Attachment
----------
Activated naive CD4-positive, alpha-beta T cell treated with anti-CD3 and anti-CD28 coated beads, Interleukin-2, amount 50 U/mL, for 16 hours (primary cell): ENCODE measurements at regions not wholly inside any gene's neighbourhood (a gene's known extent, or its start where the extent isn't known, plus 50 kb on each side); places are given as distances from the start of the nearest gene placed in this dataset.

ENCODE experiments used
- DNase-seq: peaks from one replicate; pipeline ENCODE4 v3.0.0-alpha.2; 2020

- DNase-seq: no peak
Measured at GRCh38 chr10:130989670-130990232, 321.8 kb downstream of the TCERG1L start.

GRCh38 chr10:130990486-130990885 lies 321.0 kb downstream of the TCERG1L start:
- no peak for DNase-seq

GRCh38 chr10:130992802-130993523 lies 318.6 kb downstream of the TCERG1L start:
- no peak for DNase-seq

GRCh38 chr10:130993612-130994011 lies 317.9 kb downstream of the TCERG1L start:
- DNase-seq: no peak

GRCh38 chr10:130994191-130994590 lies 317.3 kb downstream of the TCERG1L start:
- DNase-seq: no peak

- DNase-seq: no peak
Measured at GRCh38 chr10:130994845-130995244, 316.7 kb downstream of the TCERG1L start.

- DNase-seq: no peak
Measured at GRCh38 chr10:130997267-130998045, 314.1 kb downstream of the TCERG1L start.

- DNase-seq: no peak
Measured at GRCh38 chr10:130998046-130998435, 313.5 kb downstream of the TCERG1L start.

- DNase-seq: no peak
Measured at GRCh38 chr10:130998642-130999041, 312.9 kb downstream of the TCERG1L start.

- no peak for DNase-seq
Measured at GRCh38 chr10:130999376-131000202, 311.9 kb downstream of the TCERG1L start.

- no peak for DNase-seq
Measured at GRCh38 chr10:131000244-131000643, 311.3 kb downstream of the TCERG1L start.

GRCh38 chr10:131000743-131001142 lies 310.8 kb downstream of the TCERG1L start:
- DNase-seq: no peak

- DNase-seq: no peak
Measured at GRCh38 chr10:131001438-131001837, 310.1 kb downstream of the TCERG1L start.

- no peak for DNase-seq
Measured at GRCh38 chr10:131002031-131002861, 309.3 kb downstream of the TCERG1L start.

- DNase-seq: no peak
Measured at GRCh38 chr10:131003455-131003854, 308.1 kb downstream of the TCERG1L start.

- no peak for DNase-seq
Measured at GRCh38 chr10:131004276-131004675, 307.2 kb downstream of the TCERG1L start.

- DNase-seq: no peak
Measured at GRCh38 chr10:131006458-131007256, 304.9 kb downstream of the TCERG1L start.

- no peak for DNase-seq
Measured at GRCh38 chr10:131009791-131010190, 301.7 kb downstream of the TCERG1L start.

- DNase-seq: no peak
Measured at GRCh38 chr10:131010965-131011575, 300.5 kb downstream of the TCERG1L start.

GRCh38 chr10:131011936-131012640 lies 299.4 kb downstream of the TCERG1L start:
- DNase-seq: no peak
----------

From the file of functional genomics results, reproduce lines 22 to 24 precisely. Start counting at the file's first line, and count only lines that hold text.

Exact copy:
- no peak for DNase-seq
Measured at GRCh38 chr10:130999376-131000202, 311.9 kb downstream of the TCERG1L start.

- no peak for DNase-seq